28 Yale J.L. & Feminism 243 (2016-2017)
Trans/Forming Healthcare Law: Litigating Antidiscrimination under the Affordable Care Act

handle is hein.journals/yjfem28 and id is 251 raw text is: 









Trans/Forming Healthcare Law: Litigating
Antidiscrimination Under the Affordable Care Act

Wyatt Foret



ABSTRACT: Although section 1557 of the Affordable Care Act outlaws sex
discrimination in healthcare, its statutory language does not by itself articulate
which actions may give rise to cognizable claims of discrimination. Further, the
final rule implementing section 1557 confirms the recent trend in which courts
recognize that anti-transgender discrimination is inherently discrimination on
the basis of sex. This Article stands at the crossroads of these two doctrinal
developments, and articulates what sorts of theories of discrimination are
cognizable for transgender plaintiffs under the Affordable Care Act. It does so
by looking to the text of the statute and final rule, as well as reasoning by analogy
from existing antidiscrimination law.


IN TRO D UCTION ................................................................................................ 244
I. T HE STATUS Q UO ......................................................................................... 245
II. THE ACA AND ILLEGAL DISCRIMINATION ................................................. 246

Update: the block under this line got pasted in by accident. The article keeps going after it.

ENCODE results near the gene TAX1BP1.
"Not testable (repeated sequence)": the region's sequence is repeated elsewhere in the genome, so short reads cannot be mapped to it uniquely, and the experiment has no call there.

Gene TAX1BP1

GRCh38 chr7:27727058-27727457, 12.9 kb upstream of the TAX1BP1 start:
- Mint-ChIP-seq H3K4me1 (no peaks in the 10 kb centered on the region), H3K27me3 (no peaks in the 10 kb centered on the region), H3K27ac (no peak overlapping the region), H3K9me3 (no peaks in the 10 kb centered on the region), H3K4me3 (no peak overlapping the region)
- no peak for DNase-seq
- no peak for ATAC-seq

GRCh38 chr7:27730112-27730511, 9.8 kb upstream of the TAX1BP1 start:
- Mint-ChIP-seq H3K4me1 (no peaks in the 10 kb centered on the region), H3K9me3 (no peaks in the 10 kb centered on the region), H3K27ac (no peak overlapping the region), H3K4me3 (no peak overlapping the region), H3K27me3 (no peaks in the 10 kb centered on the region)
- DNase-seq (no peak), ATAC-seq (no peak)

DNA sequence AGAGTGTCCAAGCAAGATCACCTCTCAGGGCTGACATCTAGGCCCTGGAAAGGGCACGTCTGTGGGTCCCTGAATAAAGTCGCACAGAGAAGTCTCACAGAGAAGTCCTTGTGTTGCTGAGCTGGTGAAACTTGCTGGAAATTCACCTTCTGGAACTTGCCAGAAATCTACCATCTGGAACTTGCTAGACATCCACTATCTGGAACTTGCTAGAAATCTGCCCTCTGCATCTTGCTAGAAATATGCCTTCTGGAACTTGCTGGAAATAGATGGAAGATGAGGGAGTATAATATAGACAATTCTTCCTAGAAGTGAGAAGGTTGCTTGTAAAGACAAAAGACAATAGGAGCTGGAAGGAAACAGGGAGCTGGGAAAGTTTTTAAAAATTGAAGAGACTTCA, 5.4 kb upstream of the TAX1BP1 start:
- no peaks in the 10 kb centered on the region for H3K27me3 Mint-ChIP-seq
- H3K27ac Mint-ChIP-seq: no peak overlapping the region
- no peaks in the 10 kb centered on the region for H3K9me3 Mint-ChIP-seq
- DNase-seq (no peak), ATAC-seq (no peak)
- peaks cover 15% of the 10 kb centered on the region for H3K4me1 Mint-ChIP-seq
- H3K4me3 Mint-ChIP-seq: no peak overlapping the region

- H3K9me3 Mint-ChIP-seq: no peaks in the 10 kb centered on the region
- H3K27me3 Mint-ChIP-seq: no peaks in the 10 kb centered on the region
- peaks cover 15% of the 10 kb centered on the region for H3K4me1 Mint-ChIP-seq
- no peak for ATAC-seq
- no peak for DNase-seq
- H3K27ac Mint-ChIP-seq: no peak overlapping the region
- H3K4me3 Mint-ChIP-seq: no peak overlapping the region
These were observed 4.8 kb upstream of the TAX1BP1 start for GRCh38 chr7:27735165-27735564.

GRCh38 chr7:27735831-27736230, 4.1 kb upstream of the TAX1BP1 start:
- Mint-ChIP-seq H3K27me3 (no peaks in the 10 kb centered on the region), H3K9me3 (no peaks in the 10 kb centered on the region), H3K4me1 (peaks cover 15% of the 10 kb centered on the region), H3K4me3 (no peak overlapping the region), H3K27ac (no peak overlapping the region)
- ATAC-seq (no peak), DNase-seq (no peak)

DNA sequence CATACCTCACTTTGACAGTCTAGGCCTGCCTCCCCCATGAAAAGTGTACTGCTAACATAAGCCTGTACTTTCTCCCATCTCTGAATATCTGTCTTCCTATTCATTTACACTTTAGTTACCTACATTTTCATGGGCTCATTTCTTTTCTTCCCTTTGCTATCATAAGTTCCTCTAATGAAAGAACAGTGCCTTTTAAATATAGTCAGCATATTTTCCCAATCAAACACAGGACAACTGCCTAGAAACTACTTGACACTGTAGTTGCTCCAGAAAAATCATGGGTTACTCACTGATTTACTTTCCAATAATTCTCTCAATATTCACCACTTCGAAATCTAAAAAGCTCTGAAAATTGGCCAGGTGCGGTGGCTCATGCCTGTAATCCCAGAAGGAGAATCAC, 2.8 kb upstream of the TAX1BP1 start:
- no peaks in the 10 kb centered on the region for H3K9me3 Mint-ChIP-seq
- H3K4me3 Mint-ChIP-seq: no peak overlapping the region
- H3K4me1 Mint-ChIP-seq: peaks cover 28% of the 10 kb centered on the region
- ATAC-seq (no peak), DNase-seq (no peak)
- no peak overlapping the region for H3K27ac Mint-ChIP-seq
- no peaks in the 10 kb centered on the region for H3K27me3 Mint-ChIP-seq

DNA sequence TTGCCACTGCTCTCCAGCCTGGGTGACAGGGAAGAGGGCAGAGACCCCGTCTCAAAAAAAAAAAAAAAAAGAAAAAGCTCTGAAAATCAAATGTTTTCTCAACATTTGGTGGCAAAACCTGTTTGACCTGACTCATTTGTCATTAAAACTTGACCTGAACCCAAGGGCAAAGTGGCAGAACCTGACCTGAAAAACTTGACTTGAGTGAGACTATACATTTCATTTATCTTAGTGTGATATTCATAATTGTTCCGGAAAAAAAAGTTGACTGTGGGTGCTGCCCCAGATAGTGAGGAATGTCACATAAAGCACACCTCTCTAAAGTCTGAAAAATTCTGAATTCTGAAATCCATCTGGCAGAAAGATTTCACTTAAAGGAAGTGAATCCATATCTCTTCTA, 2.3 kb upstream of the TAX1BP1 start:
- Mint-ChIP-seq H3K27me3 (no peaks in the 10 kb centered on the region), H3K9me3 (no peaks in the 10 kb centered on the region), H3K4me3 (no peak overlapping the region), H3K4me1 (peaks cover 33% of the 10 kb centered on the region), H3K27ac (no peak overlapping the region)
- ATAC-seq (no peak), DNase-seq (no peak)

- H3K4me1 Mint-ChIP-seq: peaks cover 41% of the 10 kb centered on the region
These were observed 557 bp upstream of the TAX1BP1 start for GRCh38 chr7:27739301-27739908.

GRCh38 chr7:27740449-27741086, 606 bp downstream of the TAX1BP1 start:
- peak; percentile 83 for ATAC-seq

A. The Mechanics of the ACA's Antidiscrimination Provision .......... 247
       B. Current Limitations of Section 1557 ............................................... 249
III. FRANCISCAN ALLIANCE V. BURWELL ...................................................... 251
IV. LEGAL THEORIES OF HEALTHCARE DISCRIMINATION ............................ 258
       A. Section 1557's Implied Cause of Action ........................................ 259
       B . D enial  of  C are  ................................................................................. 26 1
       C. Anti-Stereotyping and Constructive Denial of Care ....................... 262
       D . H ostile  Care  Environm ent .............................................................. 264
 C O N C LU SION   ................................................................................................... 269





    1  Many thanks to Professor Ellen Katz, Kate Gilbert, Katherine Klem, Nikita Mehta, Tamina
 Daruvala, Conor Ahem, Daniel Halainen, Sanya Kumar, Kelsey Gann, Kayla Oliver, Caroline Wilson,
 Leah Scaduto, Claudia Wack, Laura Hsu, Adrian Gonzalez, Aislinn Klos, Nicole Brambila, Yena Lee,
 and Catherine McCarthy for their helpful comments on this article.


Copyright  2017 by the Yale Journal of Law and Feminism

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